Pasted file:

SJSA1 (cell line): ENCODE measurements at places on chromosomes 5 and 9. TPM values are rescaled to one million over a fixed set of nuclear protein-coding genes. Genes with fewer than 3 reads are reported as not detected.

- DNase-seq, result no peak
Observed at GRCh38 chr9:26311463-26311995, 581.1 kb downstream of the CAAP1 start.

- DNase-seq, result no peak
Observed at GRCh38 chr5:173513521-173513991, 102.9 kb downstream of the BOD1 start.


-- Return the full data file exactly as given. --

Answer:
SJSA1 (cell line): ENCODE measurements at places on chromosomes 5 and 9. TPM values are rescaled to one million over a fixed set of nuclear protein-coding genes. Genes with fewer than 3 reads are reported as not detected.

- DNase-seq, result no peak
Observed at GRCh38 chr9:26311463-26311995, 581.1 kb downstream of the CAAP1 start.

- DNase-seq, result no peak
Observed at GRCh38 chr5:173513521-173513991, 102.9 kb downstream of the BOD1 start.